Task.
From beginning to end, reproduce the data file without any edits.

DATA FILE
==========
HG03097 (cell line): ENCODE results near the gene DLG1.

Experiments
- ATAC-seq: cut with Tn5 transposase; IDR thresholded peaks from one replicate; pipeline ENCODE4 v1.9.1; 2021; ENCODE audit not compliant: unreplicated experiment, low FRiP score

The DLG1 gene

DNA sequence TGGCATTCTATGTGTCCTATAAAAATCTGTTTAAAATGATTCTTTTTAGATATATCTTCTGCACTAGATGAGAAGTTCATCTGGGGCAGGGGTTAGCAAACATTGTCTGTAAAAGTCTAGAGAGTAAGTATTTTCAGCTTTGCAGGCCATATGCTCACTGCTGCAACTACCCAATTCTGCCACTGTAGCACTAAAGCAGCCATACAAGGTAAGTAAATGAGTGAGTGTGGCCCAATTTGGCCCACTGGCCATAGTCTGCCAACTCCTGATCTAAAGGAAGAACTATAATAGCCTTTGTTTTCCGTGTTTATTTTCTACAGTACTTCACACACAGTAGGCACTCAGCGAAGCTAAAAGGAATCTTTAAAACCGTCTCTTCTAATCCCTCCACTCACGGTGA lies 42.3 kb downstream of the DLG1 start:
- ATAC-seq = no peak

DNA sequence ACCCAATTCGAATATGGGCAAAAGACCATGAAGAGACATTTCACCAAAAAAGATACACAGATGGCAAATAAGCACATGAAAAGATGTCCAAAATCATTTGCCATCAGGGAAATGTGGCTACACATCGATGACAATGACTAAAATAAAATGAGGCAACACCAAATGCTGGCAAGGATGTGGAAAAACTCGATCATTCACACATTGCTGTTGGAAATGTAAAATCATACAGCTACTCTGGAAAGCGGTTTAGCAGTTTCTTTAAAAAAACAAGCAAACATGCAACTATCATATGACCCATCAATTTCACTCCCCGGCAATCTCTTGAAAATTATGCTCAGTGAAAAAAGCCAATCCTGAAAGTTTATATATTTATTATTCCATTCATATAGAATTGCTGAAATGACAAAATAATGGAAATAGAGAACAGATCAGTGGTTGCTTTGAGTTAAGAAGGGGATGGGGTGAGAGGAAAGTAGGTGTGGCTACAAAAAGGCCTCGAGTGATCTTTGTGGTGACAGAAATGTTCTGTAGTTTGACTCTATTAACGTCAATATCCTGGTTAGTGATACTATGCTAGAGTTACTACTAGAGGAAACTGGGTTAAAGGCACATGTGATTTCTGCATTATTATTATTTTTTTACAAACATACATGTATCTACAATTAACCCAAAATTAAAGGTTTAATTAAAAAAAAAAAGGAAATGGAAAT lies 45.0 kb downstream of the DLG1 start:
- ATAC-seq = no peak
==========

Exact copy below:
HG03097 (cell line): ENCODE results near the gene DLG1.

Experiments
- ATAC-seq: cut with Tn5 transposase; IDR thresholded peaks from one replicate; pipeline ENCODE4 v1.9.1; 2021; ENCODE audit not compliant: unreplicated experiment, low FRiP score

The DLG1 gene

DNA sequence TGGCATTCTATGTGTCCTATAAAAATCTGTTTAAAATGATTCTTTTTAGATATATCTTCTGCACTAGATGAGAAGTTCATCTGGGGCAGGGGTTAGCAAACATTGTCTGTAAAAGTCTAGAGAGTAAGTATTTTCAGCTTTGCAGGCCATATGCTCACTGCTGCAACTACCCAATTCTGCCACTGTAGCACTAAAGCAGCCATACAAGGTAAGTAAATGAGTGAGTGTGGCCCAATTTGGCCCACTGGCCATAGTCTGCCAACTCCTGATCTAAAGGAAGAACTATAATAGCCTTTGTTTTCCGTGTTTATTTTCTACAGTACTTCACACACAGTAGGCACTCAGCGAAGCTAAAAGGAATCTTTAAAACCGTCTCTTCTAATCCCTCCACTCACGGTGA lies 42.3 kb downstream of the DLG1 start:
- ATAC-seq = no peak

DNA sequence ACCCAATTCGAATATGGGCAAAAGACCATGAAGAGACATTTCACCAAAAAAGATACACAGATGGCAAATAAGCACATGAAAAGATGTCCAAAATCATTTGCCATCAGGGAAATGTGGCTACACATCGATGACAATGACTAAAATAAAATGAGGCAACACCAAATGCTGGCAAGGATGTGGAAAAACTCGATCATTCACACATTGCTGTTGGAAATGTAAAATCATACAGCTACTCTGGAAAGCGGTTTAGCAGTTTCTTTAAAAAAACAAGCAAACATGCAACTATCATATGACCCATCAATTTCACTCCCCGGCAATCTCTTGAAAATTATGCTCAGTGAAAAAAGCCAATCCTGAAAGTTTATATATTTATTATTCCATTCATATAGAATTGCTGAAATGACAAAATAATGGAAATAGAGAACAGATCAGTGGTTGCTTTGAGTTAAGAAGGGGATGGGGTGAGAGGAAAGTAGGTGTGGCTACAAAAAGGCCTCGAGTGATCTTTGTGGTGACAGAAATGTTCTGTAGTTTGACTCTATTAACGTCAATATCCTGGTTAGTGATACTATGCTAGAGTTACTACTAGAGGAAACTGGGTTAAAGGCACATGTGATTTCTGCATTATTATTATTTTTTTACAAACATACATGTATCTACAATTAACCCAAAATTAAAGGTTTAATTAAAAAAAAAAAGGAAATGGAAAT lies 45.0 kb downstream of the DLG1 start:
- ATAC-seq = no peak